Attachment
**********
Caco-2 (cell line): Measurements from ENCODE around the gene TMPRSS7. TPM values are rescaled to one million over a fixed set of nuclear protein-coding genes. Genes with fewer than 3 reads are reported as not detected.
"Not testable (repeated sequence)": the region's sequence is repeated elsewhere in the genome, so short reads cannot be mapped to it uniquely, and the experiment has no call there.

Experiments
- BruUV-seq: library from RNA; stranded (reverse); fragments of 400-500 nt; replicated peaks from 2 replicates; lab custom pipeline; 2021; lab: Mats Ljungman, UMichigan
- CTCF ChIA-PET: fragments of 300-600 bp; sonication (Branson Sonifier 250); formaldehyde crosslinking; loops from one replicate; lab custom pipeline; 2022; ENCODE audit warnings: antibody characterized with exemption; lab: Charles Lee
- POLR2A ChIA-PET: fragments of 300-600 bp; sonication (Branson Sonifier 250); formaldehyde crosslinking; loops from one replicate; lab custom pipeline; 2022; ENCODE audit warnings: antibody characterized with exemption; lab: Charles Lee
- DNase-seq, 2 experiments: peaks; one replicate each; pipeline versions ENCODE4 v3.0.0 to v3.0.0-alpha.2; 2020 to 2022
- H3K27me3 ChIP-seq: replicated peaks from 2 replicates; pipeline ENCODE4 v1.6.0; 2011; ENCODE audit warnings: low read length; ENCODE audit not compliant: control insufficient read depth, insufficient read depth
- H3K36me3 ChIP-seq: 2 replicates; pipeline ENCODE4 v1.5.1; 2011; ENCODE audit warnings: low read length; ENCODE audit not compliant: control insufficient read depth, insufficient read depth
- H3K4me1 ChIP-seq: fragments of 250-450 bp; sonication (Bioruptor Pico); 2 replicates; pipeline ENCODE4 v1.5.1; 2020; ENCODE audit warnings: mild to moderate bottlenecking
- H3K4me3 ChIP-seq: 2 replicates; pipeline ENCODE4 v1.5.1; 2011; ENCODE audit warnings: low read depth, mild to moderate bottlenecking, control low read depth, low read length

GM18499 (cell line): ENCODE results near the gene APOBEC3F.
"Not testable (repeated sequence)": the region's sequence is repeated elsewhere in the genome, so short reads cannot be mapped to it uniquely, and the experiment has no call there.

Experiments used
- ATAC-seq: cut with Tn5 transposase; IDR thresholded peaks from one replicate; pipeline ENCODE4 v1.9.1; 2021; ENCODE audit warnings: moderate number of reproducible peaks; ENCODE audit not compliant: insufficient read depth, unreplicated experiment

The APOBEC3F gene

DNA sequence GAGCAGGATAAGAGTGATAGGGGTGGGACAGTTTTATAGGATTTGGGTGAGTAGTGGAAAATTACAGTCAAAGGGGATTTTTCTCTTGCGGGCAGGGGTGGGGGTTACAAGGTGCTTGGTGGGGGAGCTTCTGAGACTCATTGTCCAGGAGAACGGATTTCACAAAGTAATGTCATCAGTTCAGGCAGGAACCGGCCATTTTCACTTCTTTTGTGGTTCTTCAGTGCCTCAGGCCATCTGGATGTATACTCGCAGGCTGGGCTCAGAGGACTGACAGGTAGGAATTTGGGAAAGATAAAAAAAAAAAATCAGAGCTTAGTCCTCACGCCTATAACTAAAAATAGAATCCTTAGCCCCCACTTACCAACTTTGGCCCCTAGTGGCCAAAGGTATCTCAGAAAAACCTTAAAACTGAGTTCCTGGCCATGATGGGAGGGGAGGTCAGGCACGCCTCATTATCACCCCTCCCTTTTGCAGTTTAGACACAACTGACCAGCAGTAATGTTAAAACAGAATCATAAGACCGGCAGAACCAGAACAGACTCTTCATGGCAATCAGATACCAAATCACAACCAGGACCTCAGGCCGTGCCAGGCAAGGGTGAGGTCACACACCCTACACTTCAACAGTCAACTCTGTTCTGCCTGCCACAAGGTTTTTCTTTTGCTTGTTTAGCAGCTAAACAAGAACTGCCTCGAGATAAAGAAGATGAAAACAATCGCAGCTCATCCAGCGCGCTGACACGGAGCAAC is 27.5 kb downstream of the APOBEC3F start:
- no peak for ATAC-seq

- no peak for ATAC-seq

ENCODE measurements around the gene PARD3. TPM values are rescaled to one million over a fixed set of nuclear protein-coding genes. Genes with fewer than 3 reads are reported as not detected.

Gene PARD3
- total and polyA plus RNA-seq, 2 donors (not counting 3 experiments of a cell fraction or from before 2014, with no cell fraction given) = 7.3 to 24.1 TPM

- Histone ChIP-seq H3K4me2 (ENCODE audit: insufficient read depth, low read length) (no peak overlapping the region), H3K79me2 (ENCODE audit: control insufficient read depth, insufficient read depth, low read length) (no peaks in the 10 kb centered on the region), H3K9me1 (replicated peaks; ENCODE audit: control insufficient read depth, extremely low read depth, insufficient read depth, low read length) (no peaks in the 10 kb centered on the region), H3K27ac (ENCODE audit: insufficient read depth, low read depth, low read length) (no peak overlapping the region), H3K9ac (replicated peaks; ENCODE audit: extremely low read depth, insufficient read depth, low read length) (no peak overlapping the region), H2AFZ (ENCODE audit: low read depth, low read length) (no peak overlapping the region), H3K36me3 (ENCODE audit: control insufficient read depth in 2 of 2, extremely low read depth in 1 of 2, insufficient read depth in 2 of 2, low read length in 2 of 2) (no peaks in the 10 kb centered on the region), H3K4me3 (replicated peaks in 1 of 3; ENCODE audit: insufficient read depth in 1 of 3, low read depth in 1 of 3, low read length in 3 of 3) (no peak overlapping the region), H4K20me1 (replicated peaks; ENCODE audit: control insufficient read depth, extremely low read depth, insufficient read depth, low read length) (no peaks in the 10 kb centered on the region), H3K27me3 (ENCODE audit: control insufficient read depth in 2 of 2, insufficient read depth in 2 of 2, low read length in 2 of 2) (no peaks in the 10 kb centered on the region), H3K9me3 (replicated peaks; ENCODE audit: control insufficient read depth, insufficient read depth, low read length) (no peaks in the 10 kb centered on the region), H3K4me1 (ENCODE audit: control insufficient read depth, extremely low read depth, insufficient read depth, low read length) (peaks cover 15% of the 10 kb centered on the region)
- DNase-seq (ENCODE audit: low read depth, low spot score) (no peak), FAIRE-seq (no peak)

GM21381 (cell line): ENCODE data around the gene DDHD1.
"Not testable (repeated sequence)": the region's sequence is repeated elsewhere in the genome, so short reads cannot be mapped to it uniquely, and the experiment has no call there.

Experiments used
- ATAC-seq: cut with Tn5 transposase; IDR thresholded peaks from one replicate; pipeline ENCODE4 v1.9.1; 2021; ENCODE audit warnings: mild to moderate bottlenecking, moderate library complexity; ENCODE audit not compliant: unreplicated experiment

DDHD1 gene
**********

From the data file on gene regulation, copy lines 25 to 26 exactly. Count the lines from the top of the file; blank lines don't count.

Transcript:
GM21381 (cell line): ENCODE data around the gene DDHD1.
"Not testable (repeated sequence)": the region's sequence is repeated elsewhere in the genome, so short reads cannot be mapped to it uniquely, and the experiment has no call there.